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05 Feb 2010 13:08
President Jacob Zuma’s purge of the security services has claimed its most strategic victim: Arthur Fraser, head of the powerful operations division of the National Intelligence Agency (NIA), has left.
Responding to queries from the Mail & Guardian about Fraser being fired, the State Security Ministry said that, as of the beginning of January, he had “resigned out of his own free will to pursue personal endeavours”.
Fraser declined to comment on his departure.
The ministry said Fraser was “not fired or pushed into resigning”.
But the M&G understands that, as deputy director general for operations, he was seen as the key remaining Thabo Mbeki appointee—and that there was a deliberate effort to work him out when Lizo Njenje took over as NIA director general in October last year. Njenje succeeded Mbeki appointee Manala Manzini, whose contract was not renewed.
It is understood that the report by the inspector general of intelligence into the leaking of the so-called “Zuma tapes” might have provided ammunition to get rid of Fraser, who had been fingered by some security sources as playing a key role in the leak.
But exiting inspector general Zolile Ngcakani apparently laid the leaks at the door of the South African Police Service, though he was not able to identify a single person responsible.
The recordings of bugged conversations between former Scorpions boss Leonard McCarthy and other role-players—including Mbeki, former intelligence minister Ronnie Kasrils and former prosecutions boss Bulelani Ngcuka—paved the way for the National Prosecuting Authority to abandon its corruption case against Zuma.
According to two intelligence sources, the battle over Fraser’s position has had serious operational consequences, with about 100 high-level covert sources under Fraser not having been paid since December.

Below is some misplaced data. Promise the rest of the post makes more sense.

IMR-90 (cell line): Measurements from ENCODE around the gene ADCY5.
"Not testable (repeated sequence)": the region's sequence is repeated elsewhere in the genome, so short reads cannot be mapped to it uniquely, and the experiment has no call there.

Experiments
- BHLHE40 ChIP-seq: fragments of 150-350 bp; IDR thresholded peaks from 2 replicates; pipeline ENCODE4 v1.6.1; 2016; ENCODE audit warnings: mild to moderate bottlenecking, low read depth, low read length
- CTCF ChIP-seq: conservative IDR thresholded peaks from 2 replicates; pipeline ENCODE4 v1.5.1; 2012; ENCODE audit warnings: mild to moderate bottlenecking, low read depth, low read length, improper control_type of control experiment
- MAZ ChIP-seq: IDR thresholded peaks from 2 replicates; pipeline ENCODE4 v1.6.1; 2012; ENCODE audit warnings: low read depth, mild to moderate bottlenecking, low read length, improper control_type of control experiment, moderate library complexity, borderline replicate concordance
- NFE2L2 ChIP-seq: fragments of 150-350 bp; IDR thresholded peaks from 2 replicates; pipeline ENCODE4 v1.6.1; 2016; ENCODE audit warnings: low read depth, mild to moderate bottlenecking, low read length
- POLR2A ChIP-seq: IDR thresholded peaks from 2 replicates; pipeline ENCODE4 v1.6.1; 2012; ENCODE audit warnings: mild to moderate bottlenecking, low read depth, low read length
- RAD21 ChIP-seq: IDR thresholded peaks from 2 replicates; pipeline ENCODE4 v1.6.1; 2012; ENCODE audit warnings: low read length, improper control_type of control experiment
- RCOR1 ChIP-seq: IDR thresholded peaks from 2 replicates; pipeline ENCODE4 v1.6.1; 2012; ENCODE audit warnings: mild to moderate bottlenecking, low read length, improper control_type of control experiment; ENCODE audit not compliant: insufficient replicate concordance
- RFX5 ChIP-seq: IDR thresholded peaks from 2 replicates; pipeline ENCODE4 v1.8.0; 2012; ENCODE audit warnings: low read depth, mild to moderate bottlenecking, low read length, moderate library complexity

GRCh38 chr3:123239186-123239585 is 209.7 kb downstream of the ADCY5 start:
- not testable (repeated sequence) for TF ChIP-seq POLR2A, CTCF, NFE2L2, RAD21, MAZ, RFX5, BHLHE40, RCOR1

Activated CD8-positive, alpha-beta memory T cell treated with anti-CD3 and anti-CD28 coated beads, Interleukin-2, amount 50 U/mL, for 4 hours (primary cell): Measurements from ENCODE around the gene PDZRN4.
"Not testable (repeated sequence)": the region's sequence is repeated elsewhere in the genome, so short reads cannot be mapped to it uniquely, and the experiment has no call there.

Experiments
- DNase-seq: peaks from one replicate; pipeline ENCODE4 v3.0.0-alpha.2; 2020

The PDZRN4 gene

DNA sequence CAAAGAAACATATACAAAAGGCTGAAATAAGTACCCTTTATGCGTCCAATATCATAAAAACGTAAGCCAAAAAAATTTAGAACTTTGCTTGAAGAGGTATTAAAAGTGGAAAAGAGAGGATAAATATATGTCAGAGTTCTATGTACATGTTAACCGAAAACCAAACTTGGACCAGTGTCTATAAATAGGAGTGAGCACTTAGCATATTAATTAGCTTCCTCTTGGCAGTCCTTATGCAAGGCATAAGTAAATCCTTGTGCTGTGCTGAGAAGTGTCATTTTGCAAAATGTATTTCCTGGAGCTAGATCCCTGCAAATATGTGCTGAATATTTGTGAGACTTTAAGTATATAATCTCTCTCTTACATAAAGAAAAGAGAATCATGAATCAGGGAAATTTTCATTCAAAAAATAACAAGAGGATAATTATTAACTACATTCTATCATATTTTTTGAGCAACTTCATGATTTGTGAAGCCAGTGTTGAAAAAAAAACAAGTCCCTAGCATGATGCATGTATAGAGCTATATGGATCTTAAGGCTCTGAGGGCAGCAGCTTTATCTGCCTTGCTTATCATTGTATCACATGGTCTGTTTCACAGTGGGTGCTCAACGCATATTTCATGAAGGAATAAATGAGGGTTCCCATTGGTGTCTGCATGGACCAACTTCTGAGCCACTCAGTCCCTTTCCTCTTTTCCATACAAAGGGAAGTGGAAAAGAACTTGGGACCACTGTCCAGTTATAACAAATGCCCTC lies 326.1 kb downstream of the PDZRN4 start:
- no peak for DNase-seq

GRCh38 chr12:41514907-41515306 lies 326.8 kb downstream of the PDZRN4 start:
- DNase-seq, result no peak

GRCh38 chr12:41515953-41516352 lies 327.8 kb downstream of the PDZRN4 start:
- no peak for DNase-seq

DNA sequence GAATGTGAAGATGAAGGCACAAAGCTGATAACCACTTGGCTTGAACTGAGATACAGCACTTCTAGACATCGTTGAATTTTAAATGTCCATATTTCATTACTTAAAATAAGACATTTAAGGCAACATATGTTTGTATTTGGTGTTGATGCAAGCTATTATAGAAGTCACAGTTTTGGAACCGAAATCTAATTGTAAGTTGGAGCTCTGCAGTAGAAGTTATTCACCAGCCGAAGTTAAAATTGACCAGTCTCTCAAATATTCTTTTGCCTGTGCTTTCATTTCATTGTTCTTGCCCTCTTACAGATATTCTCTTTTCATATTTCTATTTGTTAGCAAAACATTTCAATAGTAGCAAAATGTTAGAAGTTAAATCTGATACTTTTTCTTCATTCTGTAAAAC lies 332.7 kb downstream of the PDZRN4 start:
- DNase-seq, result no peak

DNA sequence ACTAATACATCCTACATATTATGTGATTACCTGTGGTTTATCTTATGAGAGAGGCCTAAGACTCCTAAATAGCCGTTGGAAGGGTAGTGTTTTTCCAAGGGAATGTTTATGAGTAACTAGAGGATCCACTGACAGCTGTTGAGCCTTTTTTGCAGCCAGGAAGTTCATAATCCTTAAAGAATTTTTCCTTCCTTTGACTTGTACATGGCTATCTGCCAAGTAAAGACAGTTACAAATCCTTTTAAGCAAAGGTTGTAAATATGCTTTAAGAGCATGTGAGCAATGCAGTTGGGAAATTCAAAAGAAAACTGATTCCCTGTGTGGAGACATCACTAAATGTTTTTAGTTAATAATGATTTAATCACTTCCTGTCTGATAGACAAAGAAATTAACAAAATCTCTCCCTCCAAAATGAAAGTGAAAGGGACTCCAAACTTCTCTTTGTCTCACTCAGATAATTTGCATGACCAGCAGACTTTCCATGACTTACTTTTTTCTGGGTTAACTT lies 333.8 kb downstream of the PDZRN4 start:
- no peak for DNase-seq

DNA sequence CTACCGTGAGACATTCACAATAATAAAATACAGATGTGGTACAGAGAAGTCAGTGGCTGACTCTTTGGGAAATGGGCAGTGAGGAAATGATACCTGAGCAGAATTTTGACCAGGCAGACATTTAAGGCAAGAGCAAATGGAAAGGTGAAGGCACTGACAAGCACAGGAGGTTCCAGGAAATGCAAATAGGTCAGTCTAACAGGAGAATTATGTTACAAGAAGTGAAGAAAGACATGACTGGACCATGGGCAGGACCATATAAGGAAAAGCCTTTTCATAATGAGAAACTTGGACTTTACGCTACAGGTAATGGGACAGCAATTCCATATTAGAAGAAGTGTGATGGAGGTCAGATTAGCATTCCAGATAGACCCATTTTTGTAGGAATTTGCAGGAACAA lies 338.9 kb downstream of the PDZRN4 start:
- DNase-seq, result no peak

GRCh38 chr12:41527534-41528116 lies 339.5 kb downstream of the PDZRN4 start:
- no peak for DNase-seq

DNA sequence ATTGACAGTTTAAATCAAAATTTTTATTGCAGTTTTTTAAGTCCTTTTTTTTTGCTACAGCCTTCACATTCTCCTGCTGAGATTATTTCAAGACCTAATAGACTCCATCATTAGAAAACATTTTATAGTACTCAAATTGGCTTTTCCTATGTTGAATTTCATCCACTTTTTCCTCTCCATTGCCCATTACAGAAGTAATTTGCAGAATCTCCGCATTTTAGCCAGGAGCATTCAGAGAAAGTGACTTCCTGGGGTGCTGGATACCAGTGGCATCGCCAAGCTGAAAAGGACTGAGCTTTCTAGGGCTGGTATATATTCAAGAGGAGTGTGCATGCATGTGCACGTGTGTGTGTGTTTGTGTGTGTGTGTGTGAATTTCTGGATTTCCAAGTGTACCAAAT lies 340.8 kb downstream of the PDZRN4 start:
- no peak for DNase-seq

As head of operations, Fraser controlled the top-secret source register and it is understood payments were handled by the “covert support unit”, which fell under him.
One source claimed the payment problems flowed from Njenje cutting off funds controlled by Fraser as part of efforts to sideline him, though whether this was justified by a formal investigation or allegations against Fraser is unknown.
The ministry refused to respond to questions about the alleged plight of covert sources, stating: “It is not our policy to discuss NIA operations.”
The inspector general’s office also declined to confirm or deny whether it had received complaints from unpaid covert agents.
Another source claimed Manzini was seen to have wasted money on non-core expenditure—including fancy office functions—and that he had left the NIA cash-strapped.
One of the covert agents, calling himself “Mdu”, told the M&G the political fights were jeopardising key intelligence-gathering operations—including those relating to possible terrorist threats to the 2010 World Cup.
The ministry also declined to respond to the claim that the non-payment of sources was compromising state security.
The M&G can also reveal that two other key appointments will complete the clean-out of the NIA’s top structures.
That saga also cost Njenje and former NIA director general Billy Masetlha their jobs. Njenje was then head of operations and Mhlanga, who led the Macozoma operation, was counterintelligence head.